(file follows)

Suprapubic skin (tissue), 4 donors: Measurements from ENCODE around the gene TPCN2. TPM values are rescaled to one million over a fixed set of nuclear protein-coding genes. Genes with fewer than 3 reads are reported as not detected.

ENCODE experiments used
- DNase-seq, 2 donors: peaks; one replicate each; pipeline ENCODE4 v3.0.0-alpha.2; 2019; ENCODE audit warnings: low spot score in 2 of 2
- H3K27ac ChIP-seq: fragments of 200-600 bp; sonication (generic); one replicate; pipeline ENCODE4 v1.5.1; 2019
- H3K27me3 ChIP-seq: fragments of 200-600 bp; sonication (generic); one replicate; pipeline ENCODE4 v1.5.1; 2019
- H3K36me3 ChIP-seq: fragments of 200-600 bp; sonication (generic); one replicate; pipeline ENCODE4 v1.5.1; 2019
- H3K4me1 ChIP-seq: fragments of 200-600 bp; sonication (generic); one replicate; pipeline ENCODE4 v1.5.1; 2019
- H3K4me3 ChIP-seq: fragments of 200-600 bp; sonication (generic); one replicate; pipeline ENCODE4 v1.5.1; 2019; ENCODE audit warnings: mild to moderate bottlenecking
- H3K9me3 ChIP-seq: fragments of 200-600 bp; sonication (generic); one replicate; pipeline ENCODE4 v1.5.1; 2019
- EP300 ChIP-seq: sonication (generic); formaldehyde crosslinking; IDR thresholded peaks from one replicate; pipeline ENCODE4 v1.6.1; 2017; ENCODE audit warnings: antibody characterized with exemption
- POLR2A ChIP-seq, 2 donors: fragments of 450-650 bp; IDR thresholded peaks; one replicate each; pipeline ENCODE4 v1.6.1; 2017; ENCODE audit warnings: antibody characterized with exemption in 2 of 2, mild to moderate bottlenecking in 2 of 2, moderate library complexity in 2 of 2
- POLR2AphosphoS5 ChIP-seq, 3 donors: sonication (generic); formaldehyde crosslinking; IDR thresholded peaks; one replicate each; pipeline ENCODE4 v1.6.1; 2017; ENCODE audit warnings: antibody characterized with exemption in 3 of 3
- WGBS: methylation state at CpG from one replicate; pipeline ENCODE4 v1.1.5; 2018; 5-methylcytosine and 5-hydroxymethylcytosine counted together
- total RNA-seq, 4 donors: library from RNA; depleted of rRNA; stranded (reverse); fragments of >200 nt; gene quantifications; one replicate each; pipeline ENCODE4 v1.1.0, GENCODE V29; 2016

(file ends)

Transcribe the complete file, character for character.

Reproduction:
Suprapubic skin (tissue), 4 donors: Measurements from ENCODE around the gene TPCN2. TPM values are rescaled to one million over a fixed set of nuclear protein-coding genes. Genes with fewer than 3 reads are reported as not detected.

ENCODE experiments used
- DNase-seq, 2 donors: peaks; one replicate each; pipeline ENCODE4 v3.0.0-alpha.2; 2019; ENCODE audit warnings: low spot score in 2 of 2
- H3K27ac ChIP-seq: fragments of 200-600 bp; sonication (generic); one replicate; pipeline ENCODE4 v1.5.1; 2019
- H3K27me3 ChIP-seq: fragments of 200-600 bp; sonication (generic); one replicate; pipeline ENCODE4 v1.5.1; 2019
- H3K36me3 ChIP-seq: fragments of 200-600 bp; sonication (generic); one replicate; pipeline ENCODE4 v1.5.1; 2019
- H3K4me1 ChIP-seq: fragments of 200-600 bp; sonication (generic); one replicate; pipeline ENCODE4 v1.5.1; 2019
- H3K4me3 ChIP-seq: fragments of 200-600 bp; sonication (generic); one replicate; pipeline ENCODE4 v1.5.1; 2019; ENCODE audit warnings: mild to moderate bottlenecking
- H3K9me3 ChIP-seq: fragments of 200-600 bp; sonication (generic); one replicate; pipeline ENCODE4 v1.5.1; 2019
- EP300 ChIP-seq: sonication (generic); formaldehyde crosslinking; IDR thresholded peaks from one replicate; pipeline ENCODE4 v1.6.1; 2017; ENCODE audit warnings: antibody characterized with exemption
- POLR2A ChIP-seq, 2 donors: fragments of 450-650 bp; IDR thresholded peaks; one replicate each; pipeline ENCODE4 v1.6.1; 2017; ENCODE audit warnings: antibody characterized with exemption in 2 of 2, mild to moderate bottlenecking in 2 of 2, moderate library complexity in 2 of 2
- POLR2AphosphoS5 ChIP-seq, 3 donors: sonication (generic); formaldehyde crosslinking; IDR thresholded peaks; one replicate each; pipeline ENCODE4 v1.6.1; 2017; ENCODE audit warnings: antibody characterized with exemption in 3 of 3
- WGBS: methylation state at CpG from one replicate; pipeline ENCODE4 v1.1.5; 2018; 5-methylcytosine and 5-hydroxymethylcytosine counted together
- total RNA-seq, 4 donors: library from RNA; depleted of rRNA; stranded (reverse); fragments of >200 nt; gene quantifications; one replicate each; pipeline ENCODE4 v1.1.0, GENCODE V29; 2016